Swiss perspectives in 10 languages

Swiss hunter of embezzled funds comes clean

Enrico Monfrini helped investigate the funds allegedly embezzled by Jean-Claude 'Baby Doc' Duvalier during his rule in the 1970s and 80s Keystone

Geneva lawyer Enrico Monfrini talks to about the complex job of recovering dictators’ ill-gotten gains, made all the more tricky by fellow attorneys.

The 66-year-old has worked on a number of high-profile cases, including former Haitian leader Jean-Claude ‘Baby Doc’ Duvalier and Nigeria’s former leader General Sani Abacha.

According to the World Bank, some $20-$40 billion (SFr18.41–SFr36.82 billion) is siphoned off every year by corrupt leaders and governments and hidden in bank accounts around the world. When did you start hunting dictator funds?

Enrico Monfrini: When Olusegun Obasanjo became Nigerian president in 1999 he was determined to recover the funds embezzled by his predecessor Abacha, who had imprisoned him when he was in opposition. The police investigation uncovered traces of payments into Swiss accounts. That was when Obasanjo’s government looked for a lawyer in Switzerland to start work. Why were you chosen ?

E.M.: They were looking for someone they could trust. For 20 years I defended opponents of the Abacha regime who lived in Switzerland. One evening in September 1999 I was having dinner in a restaurant when I got a call from a Nigerian government official who asked to meet me immediately at his hotel. I went there and accepted the investigation; one week later I left for Nigeria with a colleague. What made you take on the job?

E.M.: I lived for many years in Africa as my father was an ambassador and I love this continent. Whether there or elsewhere, I cannot stand the profound injustices committed by corrupt leaders – despotic thieves who steal huge sums of money while the rest of the population lives in misery.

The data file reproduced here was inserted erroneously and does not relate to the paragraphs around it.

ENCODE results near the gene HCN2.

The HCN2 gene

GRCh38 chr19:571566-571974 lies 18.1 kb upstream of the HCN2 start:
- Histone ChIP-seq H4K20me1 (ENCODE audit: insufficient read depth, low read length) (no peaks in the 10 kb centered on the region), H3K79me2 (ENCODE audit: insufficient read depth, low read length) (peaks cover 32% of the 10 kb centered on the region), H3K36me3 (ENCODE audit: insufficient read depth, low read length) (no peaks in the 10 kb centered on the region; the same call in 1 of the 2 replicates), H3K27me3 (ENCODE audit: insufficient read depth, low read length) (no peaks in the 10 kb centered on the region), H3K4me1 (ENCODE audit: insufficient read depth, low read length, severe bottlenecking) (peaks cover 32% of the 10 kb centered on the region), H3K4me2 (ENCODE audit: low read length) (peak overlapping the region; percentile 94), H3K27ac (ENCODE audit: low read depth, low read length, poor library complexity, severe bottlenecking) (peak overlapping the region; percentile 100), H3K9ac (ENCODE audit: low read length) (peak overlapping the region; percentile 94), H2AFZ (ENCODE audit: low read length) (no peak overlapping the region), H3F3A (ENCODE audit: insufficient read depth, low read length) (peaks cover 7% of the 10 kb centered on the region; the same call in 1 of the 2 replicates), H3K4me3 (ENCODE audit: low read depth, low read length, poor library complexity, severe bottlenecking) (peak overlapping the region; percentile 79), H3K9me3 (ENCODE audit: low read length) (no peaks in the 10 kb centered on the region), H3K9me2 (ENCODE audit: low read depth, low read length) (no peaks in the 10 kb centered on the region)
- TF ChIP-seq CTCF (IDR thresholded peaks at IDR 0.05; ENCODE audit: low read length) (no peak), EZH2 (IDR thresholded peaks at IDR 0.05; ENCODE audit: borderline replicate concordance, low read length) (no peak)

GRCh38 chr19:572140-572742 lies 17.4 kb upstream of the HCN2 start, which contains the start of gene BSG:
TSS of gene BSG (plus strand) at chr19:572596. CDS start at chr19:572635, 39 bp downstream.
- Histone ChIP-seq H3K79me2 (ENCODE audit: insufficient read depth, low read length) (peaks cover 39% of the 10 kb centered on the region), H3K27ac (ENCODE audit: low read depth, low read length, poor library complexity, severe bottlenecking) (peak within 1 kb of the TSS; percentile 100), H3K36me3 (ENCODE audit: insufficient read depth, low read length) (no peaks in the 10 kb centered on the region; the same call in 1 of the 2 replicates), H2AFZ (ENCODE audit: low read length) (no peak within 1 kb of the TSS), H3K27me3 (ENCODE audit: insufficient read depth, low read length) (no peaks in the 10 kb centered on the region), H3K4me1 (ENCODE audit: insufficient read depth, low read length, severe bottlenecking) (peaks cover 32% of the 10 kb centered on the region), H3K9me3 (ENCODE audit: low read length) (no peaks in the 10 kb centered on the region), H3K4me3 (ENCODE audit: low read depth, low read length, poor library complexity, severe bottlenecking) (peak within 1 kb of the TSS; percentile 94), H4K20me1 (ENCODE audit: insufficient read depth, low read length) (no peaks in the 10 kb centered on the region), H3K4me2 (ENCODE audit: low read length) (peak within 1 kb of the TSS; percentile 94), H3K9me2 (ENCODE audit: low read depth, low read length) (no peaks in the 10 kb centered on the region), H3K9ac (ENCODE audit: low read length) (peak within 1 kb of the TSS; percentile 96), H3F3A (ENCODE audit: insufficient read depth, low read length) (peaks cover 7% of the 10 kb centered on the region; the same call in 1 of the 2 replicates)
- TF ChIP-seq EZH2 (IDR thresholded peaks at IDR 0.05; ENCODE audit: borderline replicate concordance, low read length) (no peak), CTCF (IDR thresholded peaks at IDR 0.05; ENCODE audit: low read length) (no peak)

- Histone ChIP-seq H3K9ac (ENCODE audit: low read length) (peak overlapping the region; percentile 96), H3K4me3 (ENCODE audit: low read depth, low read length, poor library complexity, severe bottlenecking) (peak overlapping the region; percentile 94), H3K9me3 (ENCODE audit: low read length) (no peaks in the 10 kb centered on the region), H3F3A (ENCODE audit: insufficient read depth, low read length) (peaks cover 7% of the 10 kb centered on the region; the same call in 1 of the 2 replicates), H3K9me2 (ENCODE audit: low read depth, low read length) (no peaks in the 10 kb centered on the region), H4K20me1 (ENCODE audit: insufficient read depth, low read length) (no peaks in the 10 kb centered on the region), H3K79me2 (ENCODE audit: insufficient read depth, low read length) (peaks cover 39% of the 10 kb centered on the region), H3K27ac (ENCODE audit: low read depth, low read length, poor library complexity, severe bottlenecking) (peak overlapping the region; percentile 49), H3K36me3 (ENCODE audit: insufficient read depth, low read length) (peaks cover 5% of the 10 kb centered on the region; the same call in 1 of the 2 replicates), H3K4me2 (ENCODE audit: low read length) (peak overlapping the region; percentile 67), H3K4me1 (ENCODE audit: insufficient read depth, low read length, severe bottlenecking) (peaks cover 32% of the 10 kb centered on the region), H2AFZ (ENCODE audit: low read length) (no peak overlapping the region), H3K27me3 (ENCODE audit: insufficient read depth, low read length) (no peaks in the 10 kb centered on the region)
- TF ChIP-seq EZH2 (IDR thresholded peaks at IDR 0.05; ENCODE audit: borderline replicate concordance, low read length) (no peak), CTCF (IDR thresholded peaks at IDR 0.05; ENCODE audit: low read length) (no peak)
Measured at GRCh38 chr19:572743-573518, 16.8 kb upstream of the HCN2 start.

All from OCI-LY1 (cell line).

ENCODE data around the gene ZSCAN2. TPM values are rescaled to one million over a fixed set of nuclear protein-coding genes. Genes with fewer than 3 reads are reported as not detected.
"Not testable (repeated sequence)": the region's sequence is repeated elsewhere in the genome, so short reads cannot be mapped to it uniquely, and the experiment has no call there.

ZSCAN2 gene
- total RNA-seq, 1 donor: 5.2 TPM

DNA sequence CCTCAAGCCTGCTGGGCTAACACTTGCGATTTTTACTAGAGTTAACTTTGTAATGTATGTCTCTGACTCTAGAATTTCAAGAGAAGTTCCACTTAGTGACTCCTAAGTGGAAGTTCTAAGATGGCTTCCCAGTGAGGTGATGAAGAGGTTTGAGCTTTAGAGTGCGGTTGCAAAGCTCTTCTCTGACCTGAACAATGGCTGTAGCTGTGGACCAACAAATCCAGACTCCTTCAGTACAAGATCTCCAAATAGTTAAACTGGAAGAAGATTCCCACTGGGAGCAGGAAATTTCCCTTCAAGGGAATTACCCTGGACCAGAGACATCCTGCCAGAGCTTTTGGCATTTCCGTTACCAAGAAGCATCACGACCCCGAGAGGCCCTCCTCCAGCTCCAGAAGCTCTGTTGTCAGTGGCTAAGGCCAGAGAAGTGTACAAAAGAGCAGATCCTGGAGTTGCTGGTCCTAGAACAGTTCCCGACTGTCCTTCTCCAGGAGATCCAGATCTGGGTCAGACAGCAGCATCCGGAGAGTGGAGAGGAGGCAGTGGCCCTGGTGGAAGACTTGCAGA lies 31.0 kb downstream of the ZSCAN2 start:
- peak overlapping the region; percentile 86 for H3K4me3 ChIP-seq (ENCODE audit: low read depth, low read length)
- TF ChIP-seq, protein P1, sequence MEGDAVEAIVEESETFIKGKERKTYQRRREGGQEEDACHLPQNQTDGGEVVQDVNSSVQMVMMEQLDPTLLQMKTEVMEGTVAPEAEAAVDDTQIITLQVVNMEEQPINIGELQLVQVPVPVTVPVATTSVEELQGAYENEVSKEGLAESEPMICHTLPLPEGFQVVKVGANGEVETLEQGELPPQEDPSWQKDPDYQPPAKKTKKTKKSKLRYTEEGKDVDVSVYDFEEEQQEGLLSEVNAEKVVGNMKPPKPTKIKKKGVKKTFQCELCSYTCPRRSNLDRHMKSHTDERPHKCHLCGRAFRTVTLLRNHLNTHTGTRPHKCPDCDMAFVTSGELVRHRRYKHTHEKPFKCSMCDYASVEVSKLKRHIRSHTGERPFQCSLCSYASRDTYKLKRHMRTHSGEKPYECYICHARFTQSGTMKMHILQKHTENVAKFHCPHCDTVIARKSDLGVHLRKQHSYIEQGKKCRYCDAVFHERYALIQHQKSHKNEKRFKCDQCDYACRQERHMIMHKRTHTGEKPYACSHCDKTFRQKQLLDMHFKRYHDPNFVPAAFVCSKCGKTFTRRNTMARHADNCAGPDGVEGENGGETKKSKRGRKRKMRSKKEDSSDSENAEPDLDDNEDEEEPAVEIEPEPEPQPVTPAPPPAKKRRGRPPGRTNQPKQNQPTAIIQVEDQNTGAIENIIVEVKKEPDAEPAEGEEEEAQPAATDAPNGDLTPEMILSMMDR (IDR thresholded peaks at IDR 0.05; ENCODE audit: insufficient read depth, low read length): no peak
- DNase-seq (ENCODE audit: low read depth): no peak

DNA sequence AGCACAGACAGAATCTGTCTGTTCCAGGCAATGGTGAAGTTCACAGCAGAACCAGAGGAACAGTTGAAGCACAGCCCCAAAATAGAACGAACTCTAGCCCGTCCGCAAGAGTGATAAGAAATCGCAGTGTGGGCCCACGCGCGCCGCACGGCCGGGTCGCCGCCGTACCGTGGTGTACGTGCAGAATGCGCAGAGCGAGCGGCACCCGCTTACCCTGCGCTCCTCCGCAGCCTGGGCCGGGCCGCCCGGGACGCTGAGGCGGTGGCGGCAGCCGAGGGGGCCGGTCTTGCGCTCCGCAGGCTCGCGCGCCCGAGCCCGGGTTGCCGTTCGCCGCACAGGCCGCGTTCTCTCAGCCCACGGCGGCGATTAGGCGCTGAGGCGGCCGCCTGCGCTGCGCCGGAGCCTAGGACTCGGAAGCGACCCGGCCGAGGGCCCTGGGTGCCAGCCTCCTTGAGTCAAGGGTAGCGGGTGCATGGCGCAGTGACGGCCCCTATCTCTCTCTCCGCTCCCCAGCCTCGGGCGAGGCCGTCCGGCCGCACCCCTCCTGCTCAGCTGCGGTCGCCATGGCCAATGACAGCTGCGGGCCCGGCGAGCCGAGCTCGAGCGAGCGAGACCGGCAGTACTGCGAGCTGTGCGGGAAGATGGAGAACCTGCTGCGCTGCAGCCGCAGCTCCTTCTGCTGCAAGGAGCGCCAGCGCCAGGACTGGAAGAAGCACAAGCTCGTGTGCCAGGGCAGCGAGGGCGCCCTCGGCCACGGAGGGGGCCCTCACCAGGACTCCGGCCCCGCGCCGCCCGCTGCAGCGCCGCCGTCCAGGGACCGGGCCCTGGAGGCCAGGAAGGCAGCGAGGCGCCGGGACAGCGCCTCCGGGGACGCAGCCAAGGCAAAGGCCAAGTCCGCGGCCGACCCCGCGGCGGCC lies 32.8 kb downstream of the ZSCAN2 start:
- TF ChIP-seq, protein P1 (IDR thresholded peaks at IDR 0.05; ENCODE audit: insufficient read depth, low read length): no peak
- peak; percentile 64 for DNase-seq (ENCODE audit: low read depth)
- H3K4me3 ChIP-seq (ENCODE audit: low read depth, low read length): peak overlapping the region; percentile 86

Recovering the money had a kind of symbolism. The SFr1.3 billion that I helped return to Nigeria was used to build hospitals and roads under World Bank supervision. How did you manage to recover the money?

E.M.: I went to Nigeria with a dozen pages of bank transfers that had been made to five Swiss accounts. But at the start of the investigation we discovered that these accounts had been closed. We didn’t know what to do, so I turned to Geneva’s state prosecutor Bernard Bertossa and filed criminal charges against members of the Abacha clan.

Bertossa had the power to set in motion a kind of “general alert” in all Swiss banks, forcing the institutions to block accounts belonging to the Abacha clan, in particular the dictator’s two sons. This is how $600 million appeared in one day. The accounts were opened under slightly modified names using false passports.
We were then able to obtain the necessary bank documents and that’s when the major part of the job started. We worked day and night interpreting the information and were able to reconstruct the flows of money. It was a real learning experience for my colleagues; I know the laws but not the practical aspects. Over the past 12 years we have turned into accountants.
It’s a difficult job especially because the people who help dictators hide money and who defend them are other lawyers. Were you scared of what might happen ? Did you receive any threats?

E.M.:  No, I wasn’t afraid. Otherwise I couldn’t do this work. There were threats but veiled ones and not from Africans. They were from financial intermediaries in Switzerland, sometimes lawyers, who, feigning friendship, advised me to drop the whole business. They told me to be careful and suggested that I “not exaggerate” to avoid problems.